So excited...finally getting my BS

Discussion in 'General Discussion' started by AllieBaba, Apr 9, 2010.

  1. AllieBaba
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    AllieBaba BANNED

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    Though by rights I should already have a BS, since I'm such an expert...

    Anyway, I didn't finish college (made a good dent in it, 2+ years). I'm worried about my job with the state going away and as I've mentioned, thought...what is a growth industry?

    The IRS and child welfare fields are both growth industries now.
    Child Welfare workers start out at $1000 more a month than I'm making now.

    But you need a bachelor's for both of those.

    At my age (and location) I'm not up for picking up and moving to a university town, nor do I want to. I want to keep this job as long as I can, I love it here.

    All I need to qualify as a child welfare worker is a bachelor's, likewise as an IRS agent. I have work history and experience that will make up the diff between a degree from a regular college and an online one, and the one I'm using is accredited.

    So far out, I start on April 27.

    You think I'm crazy now, wait till you see what I'm like when finals roll around.
     
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  2. del
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    del BANNED

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    :eek:

    j/k
    that's great that you're going back to school.

    good luck
     
  3. Anguille
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    Anguille Bane of the Urbane

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    "So excited...finally getting my BS."

    One should always get one's own bullshit, even if no one else does.
     
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  4. Shogun
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    Shogun Free: Mudholes Stomped

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    hey congrats!
     
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  5. Annie
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    Annie Diamond Member

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    Good luck to you, Allie!
     
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  6. AllieBaba
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    AllieBaba BANNED

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    Thanks!
     
  7. Luissa
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    Luissa Annoying Customer Supporting Member

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    Congrats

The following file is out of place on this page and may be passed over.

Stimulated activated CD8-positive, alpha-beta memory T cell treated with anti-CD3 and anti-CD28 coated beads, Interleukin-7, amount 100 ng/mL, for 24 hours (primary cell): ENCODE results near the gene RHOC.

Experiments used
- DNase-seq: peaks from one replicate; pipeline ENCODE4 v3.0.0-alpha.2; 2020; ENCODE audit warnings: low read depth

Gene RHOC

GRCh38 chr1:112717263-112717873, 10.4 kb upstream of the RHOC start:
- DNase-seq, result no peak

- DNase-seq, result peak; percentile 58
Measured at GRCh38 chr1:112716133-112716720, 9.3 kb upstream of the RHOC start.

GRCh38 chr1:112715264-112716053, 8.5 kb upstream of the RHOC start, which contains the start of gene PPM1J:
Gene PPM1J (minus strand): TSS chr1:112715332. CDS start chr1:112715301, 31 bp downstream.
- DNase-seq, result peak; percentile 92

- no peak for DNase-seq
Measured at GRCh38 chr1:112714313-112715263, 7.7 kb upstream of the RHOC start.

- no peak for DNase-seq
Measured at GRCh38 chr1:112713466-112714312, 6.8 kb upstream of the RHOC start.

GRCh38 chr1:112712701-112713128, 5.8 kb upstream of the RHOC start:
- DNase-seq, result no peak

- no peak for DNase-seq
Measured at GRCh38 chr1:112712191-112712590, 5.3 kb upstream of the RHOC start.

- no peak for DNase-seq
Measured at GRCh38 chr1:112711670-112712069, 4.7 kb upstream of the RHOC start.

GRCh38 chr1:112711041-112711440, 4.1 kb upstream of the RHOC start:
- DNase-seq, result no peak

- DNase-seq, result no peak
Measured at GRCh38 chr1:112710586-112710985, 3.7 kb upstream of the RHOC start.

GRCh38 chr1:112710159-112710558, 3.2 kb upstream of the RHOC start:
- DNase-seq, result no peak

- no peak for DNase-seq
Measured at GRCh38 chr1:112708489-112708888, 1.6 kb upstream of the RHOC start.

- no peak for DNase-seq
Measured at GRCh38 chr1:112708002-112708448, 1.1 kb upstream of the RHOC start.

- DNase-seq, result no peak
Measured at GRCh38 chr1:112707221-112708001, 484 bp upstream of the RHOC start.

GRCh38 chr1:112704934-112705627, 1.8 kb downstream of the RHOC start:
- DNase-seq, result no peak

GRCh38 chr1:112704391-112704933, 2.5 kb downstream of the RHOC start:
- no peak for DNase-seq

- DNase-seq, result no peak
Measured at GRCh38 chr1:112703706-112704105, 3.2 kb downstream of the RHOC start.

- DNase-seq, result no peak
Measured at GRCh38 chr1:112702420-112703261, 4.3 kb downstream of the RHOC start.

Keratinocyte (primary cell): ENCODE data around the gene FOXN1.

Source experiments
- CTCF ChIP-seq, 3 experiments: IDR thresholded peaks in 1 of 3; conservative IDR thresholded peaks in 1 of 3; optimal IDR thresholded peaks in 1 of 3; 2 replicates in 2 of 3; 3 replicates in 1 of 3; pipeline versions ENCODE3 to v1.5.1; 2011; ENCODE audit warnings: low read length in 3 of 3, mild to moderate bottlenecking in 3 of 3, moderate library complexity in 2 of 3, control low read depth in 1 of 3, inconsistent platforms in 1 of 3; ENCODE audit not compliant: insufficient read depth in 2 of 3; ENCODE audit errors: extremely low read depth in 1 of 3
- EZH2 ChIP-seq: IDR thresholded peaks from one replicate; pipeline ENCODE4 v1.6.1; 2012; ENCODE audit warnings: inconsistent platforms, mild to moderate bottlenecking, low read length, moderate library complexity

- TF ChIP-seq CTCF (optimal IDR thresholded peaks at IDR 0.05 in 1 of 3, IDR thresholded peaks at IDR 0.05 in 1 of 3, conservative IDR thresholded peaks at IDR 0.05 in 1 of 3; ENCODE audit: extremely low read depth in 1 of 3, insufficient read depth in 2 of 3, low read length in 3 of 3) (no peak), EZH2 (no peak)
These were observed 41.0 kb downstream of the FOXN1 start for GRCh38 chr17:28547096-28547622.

I thought you needed your masters to work in that field? I know here in Washington, they usually won't hire you if you don't have one.
     
  8. AllieBaba
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    AllieBaba BANNED

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    No, just a bachelor's.
    I'll have to check washington now!
     
  9. AllieBaba
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    AllieBaba BANNED

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    "Qualifications
    Only 28 percent of child welfare staff hold either bachelor’s degrees in social work (BSW) (15 percent) or master’s degrees in social work (MSW) (13 percent). (Lieberman, 1988)
    Fewer than 15 percent of child welfare agencies require caseworkers to hold either BSWs or MSWs. (CWLA, 1999)
    The National Association of Social Workers (NASW), CWLA, and others recommend that child welfare administrators and supervisors have MSWs and previous child welfare experience, and that direct service workers have, at least, BSWs.
    Education, specifically holding an MSW, appears to be the best predictor of overall performance in social service work. (Booz-Allen & Hamilton, Inc., 1987)
    Child welfare staff with BSW and MSW degrees were found to be more effective in developing successful permanency plans for children who were in foster care for more than two years. (Albers, 1993)."
    Child Welfare Workforce

    I don't think the state requires a master's for a child welfare worker in Washington.
    You may have to have one for a supervisory position, such as program manager.
     
  10. Luissa
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    Luissa Annoying Customer Supporting Member

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    I thought about it, and I think it is just if you are doing social work, like elder services. But I heard this from my sister in law who works for elder services, she could be wrong.
    You should think about getting your master, though. I know you get paid better, usually.
     

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